Study on NSAIDs and Test/Epitest Glucuronidation - AnabolicMinds.com

Study on NSAIDs and Test/Epitest Glucuronidation

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    Study on NSAIDs and Test/Epitest Glucuronidation


    Anyone care to interpret this study in the context of that age old debate of NSAIDs affecting protein synthesis? It is possible that this study has no relevance to that debate, but here it is anyway.

    Steroids. 2009 Nov;74(12):971-7. Epub 2009 Jul 28.

    Non-steroidal anti-inflammatory drugs interact with testosterone glucuronidation.
    Sten T, Finel M, Ask B, Rane A, Ekström L.

    Division of Pharmaceutical Chemistry, Faculty of Pharmacy, University of Helsinki, FI-00014 Helsinki, Finland.

    Testosterone and epitestosterone are secreted mainly as glucuronide metabolites and the urinary ratio of testosterone glucuronide to epitestosterone glucuronide, often called T/E, serves as a marker for possible anabolic steroids abuse by athletes. UDP-glucuronosyltransferase (UGT) 2B17 is the most important catalyst of testosterone glucuronidation. The T/E might be affected by drugs that interact with UGT2B17, or other enzymes that contribute to testosterone glucuronidation. Non-steroidal anti-inflammatory drugs (NSAIDs) are commonly used by sportsmen and we have examined the effect of two NSAIDs, diclofenac and ibuprofen, on testosterone and epitestosterone glucuronidation in human liver microsomes. In parallel, we have studied the inhibitory effect of these NSAIDs on recombinant UGT2B17 and UGT2B15, as well as other human hepatic UGTs that revealed low but detectable testosterone glucuronidation activity, namely UGT1A3, UGT1A4, UGT1A9 and UGT2B7. Both diclofenac and ibuprofen inhibited testosterone glucuronidation in microsomes, as well as UGT2B15 and UGT2B17. Interestingly, UGT2B15 was more sensitive than UGT2B17 to the two drugs, particularly to ibuprofen. Human liver microsomes lacking functional UGT2B17 exhibited significantly higher sensitivity to ibuprofen, suggesting that UGT2B15 plays a major role in the residual testosterone glucuronidation activity in UGT2B17-deficient individuals. Nonetheless, a minor contribution of other UGTs, particularly UGT1A9, to testosterone glucuronidation in such individuals cannot be ruled out at this stage. The epitestosterone glucuronidation activity of human liver microsomes was largely insensitive to ibuprofen and diclofenac. Taken together, the results highlight potential interactions between NSAIDs and androgen glucuronidation with possible implications for the validity of doping tests.

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    If NSAIDS inhibit glucuronidation, that means that taking NSAIDS actually slows down the bodies metabolism of testosterone. That's a good thing.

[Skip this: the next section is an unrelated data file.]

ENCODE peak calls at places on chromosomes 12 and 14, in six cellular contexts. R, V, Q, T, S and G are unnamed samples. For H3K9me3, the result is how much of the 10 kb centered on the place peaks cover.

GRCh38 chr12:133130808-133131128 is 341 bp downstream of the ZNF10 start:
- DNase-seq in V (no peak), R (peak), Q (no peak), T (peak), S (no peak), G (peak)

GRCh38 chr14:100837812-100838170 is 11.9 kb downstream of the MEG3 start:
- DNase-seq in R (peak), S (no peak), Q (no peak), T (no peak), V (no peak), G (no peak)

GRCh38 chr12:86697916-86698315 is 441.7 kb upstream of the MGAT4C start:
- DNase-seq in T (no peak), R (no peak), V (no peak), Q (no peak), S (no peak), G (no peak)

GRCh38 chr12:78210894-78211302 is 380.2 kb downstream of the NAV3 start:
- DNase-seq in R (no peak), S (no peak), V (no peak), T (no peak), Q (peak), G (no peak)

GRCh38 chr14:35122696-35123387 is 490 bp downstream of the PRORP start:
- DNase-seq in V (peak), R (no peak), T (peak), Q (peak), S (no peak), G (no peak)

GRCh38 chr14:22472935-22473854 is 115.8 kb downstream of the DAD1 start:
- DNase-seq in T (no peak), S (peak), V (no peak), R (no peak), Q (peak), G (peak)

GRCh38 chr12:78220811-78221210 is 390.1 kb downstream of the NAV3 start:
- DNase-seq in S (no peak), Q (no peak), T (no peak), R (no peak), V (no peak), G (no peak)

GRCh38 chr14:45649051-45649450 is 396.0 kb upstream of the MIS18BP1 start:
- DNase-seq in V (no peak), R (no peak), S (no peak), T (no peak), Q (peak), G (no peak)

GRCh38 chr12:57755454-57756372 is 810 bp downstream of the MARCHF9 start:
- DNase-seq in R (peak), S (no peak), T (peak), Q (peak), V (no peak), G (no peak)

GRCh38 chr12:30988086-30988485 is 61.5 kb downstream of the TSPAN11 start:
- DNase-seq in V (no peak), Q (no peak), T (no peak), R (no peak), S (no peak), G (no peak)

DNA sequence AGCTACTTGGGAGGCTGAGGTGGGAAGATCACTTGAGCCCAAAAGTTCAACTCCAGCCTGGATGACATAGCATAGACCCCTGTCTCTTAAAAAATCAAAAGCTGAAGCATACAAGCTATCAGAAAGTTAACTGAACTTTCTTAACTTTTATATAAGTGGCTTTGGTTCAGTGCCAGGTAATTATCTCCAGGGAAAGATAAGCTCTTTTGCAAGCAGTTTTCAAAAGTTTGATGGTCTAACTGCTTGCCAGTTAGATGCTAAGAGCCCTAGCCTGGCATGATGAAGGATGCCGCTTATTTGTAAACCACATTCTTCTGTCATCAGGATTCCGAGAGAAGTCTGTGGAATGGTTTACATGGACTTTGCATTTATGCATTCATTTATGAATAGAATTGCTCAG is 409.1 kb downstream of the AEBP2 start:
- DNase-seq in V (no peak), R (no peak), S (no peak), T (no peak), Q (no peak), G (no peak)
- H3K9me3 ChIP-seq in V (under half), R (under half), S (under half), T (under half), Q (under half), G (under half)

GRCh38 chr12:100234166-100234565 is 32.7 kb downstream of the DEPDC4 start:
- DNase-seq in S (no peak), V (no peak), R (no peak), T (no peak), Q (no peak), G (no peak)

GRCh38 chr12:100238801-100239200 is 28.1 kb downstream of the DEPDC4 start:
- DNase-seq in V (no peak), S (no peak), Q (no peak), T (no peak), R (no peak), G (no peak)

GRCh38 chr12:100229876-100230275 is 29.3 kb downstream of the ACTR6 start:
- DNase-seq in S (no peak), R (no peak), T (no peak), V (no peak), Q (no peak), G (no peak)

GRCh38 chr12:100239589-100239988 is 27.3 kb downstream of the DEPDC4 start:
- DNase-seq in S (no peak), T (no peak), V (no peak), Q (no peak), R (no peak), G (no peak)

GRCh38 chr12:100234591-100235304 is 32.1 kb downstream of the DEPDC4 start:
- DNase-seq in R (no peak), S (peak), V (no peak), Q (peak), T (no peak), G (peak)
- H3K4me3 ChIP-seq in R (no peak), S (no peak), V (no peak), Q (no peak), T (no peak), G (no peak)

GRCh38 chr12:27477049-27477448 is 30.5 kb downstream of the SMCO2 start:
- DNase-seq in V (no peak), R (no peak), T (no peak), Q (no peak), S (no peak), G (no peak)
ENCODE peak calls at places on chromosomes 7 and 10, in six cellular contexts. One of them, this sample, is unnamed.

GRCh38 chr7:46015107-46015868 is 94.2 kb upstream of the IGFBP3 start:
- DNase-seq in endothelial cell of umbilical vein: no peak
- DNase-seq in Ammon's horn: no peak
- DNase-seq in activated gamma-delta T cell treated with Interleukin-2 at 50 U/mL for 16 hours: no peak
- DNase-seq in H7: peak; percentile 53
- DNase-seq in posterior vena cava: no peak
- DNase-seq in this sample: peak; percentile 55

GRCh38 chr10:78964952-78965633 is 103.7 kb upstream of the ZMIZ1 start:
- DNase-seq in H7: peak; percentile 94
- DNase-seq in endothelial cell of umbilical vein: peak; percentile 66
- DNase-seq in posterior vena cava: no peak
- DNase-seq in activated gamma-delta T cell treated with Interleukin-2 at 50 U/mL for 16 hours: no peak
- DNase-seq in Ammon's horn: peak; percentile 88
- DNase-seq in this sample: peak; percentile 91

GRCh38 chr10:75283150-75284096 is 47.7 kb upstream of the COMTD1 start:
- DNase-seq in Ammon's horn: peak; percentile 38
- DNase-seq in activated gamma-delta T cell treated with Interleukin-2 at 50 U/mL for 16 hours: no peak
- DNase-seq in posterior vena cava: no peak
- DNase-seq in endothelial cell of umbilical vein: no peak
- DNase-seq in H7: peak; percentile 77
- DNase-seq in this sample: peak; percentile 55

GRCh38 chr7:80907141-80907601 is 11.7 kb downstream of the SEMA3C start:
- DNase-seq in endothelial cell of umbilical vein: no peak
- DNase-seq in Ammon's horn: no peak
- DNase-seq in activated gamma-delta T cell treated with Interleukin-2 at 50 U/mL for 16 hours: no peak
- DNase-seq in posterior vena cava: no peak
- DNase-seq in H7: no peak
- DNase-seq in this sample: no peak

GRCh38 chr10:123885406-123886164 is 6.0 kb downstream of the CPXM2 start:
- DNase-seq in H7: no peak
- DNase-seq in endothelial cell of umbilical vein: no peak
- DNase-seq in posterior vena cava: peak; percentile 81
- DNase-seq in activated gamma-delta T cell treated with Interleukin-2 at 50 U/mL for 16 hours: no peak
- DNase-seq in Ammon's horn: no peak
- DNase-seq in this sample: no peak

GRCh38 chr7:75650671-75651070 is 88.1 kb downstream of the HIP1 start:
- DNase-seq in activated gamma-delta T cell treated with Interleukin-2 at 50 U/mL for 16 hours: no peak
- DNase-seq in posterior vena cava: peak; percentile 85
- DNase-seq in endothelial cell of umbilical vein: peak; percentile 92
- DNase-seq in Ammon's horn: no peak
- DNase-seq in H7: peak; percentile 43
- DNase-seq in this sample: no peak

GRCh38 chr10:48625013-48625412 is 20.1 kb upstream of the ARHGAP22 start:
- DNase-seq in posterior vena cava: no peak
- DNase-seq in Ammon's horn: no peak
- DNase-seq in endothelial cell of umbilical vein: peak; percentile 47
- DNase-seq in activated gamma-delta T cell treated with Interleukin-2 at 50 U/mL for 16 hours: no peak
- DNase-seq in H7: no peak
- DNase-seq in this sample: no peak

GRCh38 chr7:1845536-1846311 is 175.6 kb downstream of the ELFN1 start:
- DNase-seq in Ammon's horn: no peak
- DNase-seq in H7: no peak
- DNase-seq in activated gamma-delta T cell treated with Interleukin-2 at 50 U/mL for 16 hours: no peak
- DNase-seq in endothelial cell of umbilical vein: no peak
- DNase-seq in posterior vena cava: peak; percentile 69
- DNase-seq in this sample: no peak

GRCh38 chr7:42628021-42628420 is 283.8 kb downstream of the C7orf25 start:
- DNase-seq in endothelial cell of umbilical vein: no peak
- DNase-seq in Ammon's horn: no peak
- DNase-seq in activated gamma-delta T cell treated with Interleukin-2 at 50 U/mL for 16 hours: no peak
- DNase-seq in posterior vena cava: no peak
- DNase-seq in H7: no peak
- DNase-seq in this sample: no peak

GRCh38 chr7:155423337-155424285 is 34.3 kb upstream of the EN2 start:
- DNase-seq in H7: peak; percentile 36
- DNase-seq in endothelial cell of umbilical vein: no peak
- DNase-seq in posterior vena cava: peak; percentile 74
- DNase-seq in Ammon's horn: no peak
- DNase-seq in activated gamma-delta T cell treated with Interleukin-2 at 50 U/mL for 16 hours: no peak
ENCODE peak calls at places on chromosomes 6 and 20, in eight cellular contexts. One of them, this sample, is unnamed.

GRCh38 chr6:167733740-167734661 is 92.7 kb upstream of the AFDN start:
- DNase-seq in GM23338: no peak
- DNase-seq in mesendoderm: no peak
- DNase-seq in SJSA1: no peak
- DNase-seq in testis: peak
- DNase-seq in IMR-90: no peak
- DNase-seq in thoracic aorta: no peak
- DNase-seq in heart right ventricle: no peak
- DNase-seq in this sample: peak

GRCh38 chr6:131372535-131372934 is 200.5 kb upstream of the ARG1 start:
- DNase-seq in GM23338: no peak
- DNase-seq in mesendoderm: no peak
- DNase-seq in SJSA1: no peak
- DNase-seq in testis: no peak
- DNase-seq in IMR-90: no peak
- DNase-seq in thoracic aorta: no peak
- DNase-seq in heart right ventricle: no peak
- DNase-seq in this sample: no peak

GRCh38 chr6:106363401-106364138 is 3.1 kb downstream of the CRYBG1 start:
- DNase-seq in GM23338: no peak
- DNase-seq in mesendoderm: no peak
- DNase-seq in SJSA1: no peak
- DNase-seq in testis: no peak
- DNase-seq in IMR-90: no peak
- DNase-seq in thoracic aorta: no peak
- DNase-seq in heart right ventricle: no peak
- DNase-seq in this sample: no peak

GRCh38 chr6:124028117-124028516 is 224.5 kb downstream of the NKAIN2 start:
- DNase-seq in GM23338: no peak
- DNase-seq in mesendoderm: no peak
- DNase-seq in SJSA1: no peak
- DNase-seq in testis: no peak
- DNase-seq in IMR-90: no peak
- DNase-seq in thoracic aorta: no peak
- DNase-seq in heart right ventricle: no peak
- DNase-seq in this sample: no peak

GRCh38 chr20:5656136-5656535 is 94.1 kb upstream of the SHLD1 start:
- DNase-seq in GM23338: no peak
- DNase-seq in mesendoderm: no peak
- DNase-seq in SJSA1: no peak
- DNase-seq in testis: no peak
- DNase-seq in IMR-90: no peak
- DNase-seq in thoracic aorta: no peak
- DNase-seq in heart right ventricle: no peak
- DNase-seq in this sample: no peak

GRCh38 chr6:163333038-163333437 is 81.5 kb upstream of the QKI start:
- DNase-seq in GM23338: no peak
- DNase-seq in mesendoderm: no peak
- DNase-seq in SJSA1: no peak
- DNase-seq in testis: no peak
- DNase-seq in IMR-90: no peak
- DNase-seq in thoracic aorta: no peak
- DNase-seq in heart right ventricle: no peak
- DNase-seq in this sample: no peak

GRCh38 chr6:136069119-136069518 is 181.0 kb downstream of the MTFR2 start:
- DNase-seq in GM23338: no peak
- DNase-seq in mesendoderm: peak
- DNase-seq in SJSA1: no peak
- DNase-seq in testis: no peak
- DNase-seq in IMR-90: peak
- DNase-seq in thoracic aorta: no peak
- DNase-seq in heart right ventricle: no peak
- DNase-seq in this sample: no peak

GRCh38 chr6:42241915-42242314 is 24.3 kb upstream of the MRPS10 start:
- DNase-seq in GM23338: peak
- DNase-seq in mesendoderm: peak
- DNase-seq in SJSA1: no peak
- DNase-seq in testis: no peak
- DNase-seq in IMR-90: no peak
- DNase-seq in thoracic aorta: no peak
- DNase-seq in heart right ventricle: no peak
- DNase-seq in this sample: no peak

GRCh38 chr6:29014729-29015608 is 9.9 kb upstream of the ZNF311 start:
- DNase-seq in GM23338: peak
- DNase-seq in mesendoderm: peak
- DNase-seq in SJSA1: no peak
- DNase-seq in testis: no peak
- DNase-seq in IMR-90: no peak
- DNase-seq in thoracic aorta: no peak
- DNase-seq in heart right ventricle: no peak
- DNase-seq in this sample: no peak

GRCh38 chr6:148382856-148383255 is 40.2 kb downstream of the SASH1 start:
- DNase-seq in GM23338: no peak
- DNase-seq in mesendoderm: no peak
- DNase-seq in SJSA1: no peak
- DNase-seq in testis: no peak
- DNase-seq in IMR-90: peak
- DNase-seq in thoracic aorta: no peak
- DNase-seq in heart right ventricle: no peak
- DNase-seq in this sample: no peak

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    Quote Originally Posted by RTD1 View Post
    If NSAIDS inhibit glucuronidation, that means that taking NSAIDS actually slows down the bodies metabolism of testosterone. That's a good thing.
    Except for the fact that your body needs a certain amount of inflammation in order to trigger muscle growth.

    Studies in the past have shown a significant disadvantage to taking ibuprofen while weight training, in everyone except the elderly who it seems to help.
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    Quote Originally Posted by RTD1 View Post
    If NSAIDS inhibit glucuronidation, that means that taking NSAIDS actually slows down the bodies metabolism of testosterone. That's a good thing.
    It doesn't necessarily slow down the metabolism basically the study just says they interfere with the process. IDK if it slows it down or not it could just sayin.
    basically NSAIDS could be used to skew an AAS screen test.
    Quote Originally Posted by FrankJ View Post
    Except for the fact that your body needs a certain amount of inflammation in order to trigger muscle growth.

    Studies in the past have shown a significant disadvantage to taking ibuprofen while weight training, in everyone except the elderly who it seems to help.
    Your right but that's not what this study is about and that's not what the above poster was commenting on either.
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    ^^What he said.

    Often when people get mildly injured from say working out (it happens), they don't work out for a few weeks. So...does taking an NSAID to relieve pain and speed up recovery while you aren't even in the gym adversely affect protein synthesis (for instance)? My experience has led me to believe that it doesn't (for naproxen at least; haven't tried others). Unfortunately, there aren't many studies on this relatively common scenario.
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    can someone explain the process of glucuronidation and how it is relevant for bbuilders?
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